House approves campaign finance overhaul
WASHINGTON (CNN) -- The House voted early Thursday to overhaul how federal campaigns are financed, after marathon debate pitting arguments of free speech and political expression against criticism that the money chase has tainted American politics.
The 240-189 vote sends the measure to the Senate.
"The moment of truth has come," said Rep. Martin Meehan, D-Massachusetts, one of the authors of what is dubbed the Shays-Meehan bill, which would ban "soft money" contributions to national political parties and place restrictions on some political TV ads for 60 days before a general election.
"After overcoming every obstacle that the leadership could possibly construct, the House will vote on real campaign finance reform," Meehan said during the debate, which began Wednesday and continued into the early morning hours of Thursday.
The bill passed a key test when two other versions of campaign finance reform were rejected in afternoon votes. The Shays-Meehan measure was cleared 240-191 as the bill to consider for amendments and the one that ultimately was be voted on.
The Shays-Meehan bill bans corporations, unions and individuals from making unregulated soft-money donations to national parties. State and local parties could, however, still raise such funds for get-out-the-vote efforts.
Such donations reach into the millions of dollars each election year, and critics say they have corrupted the political system by giving undue influence to the wealthy individuals, corporations, unions and other groups that make them.
"Over the years, these huge contributions have come into the system and politics in most Americans' eyes today is more about money and big money than anything else, and it has to change," said House Minority Leader Richard Gephardt, D-Missouri.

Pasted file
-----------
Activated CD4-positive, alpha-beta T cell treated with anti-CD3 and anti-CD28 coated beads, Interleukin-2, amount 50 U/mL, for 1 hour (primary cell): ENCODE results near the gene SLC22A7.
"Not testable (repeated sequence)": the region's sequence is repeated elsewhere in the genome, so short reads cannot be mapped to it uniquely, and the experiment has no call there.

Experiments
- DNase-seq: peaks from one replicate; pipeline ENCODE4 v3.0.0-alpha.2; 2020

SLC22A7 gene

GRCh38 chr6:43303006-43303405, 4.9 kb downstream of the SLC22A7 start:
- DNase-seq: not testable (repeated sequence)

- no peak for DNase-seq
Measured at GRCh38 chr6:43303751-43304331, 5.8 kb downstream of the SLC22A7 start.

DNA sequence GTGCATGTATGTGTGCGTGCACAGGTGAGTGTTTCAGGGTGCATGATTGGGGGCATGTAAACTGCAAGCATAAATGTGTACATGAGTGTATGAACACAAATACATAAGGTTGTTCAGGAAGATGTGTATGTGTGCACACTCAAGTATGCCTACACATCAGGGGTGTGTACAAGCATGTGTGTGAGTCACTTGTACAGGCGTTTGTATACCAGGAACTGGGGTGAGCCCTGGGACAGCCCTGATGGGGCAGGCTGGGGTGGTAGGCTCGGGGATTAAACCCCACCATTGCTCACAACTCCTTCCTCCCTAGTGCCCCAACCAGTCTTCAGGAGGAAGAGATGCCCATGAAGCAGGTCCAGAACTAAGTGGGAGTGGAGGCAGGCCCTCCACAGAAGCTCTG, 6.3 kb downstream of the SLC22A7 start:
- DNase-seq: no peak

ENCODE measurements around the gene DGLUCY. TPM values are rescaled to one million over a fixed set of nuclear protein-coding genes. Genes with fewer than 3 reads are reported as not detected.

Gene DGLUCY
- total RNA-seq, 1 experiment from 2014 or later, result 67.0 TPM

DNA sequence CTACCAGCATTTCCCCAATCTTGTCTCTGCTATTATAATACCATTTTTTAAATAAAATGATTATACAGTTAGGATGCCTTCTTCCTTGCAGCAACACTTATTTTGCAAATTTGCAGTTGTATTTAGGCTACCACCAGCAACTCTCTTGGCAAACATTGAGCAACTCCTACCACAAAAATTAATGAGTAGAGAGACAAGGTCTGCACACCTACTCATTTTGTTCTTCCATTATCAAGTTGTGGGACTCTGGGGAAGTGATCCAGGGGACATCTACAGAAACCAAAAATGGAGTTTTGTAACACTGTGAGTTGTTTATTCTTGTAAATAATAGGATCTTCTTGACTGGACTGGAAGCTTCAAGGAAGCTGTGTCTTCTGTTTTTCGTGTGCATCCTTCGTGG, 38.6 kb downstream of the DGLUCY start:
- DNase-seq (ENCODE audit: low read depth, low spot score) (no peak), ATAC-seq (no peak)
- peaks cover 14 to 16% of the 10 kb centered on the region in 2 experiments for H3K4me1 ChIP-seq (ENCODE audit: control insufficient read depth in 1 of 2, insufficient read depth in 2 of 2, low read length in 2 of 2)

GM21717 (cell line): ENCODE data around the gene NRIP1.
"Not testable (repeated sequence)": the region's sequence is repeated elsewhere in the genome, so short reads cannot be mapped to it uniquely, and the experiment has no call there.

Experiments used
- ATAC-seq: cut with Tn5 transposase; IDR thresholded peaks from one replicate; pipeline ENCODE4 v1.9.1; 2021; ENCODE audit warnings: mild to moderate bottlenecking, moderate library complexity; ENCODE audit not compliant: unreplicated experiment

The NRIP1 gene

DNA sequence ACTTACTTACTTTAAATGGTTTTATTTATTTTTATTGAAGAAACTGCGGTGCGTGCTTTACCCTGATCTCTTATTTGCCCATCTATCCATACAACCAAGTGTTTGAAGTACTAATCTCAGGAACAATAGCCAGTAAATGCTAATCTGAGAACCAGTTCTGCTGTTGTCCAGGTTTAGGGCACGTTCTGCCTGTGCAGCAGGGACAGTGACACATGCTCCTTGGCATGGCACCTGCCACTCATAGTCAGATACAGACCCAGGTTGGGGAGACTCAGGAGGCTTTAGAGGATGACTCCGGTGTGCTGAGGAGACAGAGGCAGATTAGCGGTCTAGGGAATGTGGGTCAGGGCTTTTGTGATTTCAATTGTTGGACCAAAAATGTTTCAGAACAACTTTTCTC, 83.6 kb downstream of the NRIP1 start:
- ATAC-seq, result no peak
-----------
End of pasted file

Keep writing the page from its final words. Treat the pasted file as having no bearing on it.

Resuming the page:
The House considered a a number of amendments, some that critics said were designed to ultimately kill the bill or make it so different from the already-passed Senate version -- known as the McCain-Feingold legislation -- that the two measures could never be reconciled.
Differences between the House and Senate bills would force the legislation into a conference committee, where GOP leaders who oppose it could prevent it from resurfacing.
Some Republicans say they oppose Shays-Meehan because it was crafted to favor Democratic candidates. Opponents also contend the measure limits free speech, particularly by placing restrictions on political advertising.
Wednesday's House debate began on a familiar note, with lawmakers reprising arguments they made last summer when the bill was last up for debate before it was shelved.
"This bill doesn't contain real reform," said Rep. Tom DeLay, R-Texas, the majority whip. "Instead, this bill strips citizens of their political rights and unconstitutionally attempts to regulate political speech."
But Meehan insisted the limitation on what are known as television "issues" ads in the days before an election would not infringe free speech, but it would bring more accountability to the campaign process.
Issue ads often help or hurt political candidates, even though they do not explicitly name candidates and are not supposed to endorse any one candidate over another.
Republican opponents of Shays-Meehan also seized on what they described as a loophole inserted into the bill Tuesday night.
They said one provision would allow national committees of the parties to use soft money to pay outstanding debts or obligations incurred before any new restrictions become law.
"This is exactly the opposite of what this legislation is intended to do," said Rep. Tom Davis, R-Virginia.
At the White House, press secretary Ari Fleischer called the provision "an unfair, unwise and unwarranted change" and said it should be stripped from the bill.
Supporters of Shays-Meehan said the provision is not a loophole and is not meant to change current law.
"It does not do what they say it does," said Rep. Steny Hoyer, D-Maryland.
Supporters said the focus on the provision amounted to a last-ditch effort to kill the bill
Bush weighs in
President Bush weighed in on the debate, telling reporters he wants to sign a campaign finance reform bill that "that improves the system" and one that takes effect immediately.
Democrats, however, do not want the measure to take effect until after the November elections, and Bush's comments may embolden GOP leaders to seek changes in the measure.
"It's making its way through the system, and I'll give it a good look," Bush said.
Earlier, the White House gave the clearest indication to date that Bush would sign the bill if it reaches his desk, even though he disagrees with some components.
Fleischer said "improving the system" is the president's bottom line and the leading congressional proposals meet that test, despite provisions Bush does not like.
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